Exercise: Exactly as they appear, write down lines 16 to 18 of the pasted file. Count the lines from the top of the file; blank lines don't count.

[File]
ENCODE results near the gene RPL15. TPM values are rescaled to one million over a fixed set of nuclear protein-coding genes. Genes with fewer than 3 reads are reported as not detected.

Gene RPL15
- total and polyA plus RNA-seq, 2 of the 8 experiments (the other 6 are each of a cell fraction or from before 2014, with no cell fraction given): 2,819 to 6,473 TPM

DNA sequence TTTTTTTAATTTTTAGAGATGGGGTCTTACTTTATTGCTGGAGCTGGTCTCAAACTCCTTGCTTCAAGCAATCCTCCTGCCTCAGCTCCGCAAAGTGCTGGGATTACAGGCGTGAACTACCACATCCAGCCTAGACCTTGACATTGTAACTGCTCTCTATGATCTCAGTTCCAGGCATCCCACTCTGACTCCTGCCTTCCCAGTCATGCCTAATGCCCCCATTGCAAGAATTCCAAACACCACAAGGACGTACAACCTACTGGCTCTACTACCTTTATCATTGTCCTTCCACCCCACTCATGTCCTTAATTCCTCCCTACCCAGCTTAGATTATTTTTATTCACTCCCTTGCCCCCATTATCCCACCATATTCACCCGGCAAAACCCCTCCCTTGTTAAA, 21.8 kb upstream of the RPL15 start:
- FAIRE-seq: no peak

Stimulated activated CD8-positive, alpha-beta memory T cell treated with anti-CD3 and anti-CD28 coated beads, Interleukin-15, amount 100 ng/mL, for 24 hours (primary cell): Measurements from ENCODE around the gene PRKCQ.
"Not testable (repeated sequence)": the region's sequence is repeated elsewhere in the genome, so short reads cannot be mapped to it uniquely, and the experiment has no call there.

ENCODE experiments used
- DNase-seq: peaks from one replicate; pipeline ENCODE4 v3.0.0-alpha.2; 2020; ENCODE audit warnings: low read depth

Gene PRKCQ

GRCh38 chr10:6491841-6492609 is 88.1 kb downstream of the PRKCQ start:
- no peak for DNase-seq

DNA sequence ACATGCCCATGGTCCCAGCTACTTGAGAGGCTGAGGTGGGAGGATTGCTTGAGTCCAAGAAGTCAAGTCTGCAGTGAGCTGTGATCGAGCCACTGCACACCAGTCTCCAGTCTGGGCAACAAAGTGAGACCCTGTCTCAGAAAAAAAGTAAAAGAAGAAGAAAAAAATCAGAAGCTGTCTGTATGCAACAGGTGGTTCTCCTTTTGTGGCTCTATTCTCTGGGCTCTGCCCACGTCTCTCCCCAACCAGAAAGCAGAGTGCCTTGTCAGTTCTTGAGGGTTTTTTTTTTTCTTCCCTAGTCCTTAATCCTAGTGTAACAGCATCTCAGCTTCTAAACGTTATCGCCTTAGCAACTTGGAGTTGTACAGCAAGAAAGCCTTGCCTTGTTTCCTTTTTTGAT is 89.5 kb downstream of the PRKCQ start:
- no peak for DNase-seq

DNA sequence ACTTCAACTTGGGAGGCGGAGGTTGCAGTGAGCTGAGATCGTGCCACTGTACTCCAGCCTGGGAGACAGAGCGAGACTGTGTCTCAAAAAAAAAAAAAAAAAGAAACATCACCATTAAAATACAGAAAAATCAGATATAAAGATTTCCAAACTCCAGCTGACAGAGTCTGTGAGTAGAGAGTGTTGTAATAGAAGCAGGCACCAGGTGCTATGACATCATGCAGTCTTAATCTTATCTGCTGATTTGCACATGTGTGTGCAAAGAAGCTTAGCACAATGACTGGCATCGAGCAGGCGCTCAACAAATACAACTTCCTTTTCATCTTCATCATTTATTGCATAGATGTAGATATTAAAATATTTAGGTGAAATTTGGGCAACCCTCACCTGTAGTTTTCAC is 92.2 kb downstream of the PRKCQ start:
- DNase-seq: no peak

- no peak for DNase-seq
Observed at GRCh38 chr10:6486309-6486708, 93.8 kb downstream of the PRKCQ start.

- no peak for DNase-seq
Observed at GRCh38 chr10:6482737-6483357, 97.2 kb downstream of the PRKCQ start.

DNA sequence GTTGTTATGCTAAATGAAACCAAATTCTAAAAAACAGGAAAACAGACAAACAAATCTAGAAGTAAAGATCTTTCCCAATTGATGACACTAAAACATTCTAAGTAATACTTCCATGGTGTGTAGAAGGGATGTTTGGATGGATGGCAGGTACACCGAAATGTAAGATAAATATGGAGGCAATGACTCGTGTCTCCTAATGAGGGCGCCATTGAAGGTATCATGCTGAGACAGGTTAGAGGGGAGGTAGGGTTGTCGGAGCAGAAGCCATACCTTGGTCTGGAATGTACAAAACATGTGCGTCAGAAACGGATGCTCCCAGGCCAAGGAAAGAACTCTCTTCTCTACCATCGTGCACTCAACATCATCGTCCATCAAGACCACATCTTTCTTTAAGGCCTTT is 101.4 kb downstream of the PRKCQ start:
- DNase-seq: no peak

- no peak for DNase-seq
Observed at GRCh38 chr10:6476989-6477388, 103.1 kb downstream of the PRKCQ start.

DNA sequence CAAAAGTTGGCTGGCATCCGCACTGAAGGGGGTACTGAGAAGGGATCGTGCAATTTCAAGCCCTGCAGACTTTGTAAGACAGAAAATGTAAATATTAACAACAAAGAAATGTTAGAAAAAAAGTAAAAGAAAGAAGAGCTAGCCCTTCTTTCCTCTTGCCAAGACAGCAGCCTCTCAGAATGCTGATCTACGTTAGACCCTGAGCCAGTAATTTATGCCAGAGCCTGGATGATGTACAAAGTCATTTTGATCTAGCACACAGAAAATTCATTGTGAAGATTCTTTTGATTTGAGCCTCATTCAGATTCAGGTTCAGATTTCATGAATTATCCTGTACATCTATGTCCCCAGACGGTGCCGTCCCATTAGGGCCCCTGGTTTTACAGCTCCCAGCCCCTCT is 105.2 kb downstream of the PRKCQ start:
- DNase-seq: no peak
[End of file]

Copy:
- DNase-seq: no peak

- no peak for DNase-seq
Observed at GRCh38 chr10:6486309-6486708, 93.8 kb downstream of the PRKCQ start.